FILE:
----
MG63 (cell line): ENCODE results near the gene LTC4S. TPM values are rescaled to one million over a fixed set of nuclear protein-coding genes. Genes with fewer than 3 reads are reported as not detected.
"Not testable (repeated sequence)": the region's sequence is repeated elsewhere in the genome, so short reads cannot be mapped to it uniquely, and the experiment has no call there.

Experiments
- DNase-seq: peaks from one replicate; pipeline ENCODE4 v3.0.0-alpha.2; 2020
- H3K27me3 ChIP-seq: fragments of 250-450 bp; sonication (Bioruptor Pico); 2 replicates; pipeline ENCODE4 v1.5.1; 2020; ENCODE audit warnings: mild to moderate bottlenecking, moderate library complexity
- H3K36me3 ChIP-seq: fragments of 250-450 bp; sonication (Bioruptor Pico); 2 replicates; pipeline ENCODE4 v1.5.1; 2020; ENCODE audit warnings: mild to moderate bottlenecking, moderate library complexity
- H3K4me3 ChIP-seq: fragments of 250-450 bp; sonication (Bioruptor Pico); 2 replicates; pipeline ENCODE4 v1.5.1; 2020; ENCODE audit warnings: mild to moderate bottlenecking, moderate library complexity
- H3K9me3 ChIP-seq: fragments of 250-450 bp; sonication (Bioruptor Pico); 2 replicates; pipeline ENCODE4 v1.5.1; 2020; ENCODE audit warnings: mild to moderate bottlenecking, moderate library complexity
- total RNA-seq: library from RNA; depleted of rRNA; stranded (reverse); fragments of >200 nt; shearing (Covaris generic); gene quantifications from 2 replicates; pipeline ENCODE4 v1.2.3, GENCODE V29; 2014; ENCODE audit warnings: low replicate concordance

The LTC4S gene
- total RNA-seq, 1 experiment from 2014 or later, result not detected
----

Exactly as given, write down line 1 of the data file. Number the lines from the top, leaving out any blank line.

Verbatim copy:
MG63 (cell line): ENCODE results near the gene LTC4S. TPM values are rescaled to one million over a fixed set of nuclear protein-coding genes. Genes with fewer than 3 reads are reported as not detected.